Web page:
There's an interesting outbreak investigation in the latest issue of Clinical Infectious Diseases. Twelve employees at an auto dealership developed gastroenteritis after consuming a catered lunch during a business meeting. The dealership wisely contacted the sandwich shop and the health department.
At first glance, this appeared to be a typical point-source foodborne outbreak. However, shoe-leather epidemiology uncovered some interesting details. On the day of the outbreak a customer was observed in the women's bathroom with her toddler. An employee noted that the mother was holding the child over a trash can, with stool "spraying" from the child. The baby's diarrhea resulted in extensive environmental contamination of a baby changing station, walls and floor. The employee assisted in the clean-up.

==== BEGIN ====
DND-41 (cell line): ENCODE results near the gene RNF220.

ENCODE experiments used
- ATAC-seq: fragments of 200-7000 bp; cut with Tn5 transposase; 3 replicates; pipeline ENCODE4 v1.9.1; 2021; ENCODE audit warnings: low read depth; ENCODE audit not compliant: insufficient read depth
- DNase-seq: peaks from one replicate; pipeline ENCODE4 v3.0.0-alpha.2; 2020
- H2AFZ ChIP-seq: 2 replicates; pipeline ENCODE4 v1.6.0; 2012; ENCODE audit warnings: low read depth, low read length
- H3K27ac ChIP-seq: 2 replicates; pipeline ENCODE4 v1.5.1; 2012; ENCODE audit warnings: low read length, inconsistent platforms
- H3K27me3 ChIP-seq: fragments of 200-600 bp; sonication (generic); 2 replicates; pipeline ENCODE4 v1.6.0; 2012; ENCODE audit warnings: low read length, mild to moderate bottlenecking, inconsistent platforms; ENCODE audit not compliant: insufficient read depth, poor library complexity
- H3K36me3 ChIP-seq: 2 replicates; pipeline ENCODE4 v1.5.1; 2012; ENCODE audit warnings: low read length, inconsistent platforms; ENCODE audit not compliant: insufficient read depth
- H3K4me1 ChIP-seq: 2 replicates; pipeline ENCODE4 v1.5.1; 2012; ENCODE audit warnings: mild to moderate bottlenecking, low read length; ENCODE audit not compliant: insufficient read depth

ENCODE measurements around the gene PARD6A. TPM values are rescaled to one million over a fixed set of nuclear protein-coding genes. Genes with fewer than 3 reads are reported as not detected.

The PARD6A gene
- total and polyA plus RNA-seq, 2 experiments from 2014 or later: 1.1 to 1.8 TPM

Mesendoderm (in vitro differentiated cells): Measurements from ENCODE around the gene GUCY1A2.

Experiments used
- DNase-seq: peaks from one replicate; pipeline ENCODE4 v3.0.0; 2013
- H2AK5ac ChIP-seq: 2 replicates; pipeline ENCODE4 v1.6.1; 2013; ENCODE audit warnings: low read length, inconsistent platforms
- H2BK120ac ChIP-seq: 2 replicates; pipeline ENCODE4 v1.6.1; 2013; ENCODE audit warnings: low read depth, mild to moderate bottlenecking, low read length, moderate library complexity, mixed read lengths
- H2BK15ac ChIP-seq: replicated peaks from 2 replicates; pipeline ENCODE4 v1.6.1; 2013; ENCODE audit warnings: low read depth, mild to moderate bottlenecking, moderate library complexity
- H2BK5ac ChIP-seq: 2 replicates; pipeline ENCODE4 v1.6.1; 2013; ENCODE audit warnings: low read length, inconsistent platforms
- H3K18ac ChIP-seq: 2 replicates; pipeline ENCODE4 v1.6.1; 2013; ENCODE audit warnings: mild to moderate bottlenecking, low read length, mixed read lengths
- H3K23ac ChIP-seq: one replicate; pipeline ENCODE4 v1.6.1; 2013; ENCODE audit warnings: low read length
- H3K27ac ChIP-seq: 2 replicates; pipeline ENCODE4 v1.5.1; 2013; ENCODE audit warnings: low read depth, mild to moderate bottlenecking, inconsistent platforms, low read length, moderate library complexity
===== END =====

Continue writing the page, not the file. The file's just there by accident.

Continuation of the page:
Ultimately, it was shown that specimens from the employees and the toddler were positive for identical viral strains of norovirus, and the same viral genotype was found on the baby changing station. So here we have another paper that demonstrates the importance of environmental contamination in the transmission of norovirus. Importantly, some routine cleaning products are not effective against norovirus, for which chlorine bleach remains the recommended cleaning agent.
Michael B. Edmond, MD, FACP, is a hospital epidemiologist in Richmond, Va., with a focus on understanding why infections occur in the hospital and ways to prevent these infections, and sees patients in the inpatient and outpatient settings. This post originally appeared at the blog Controversies in Hospital Infection Prevention.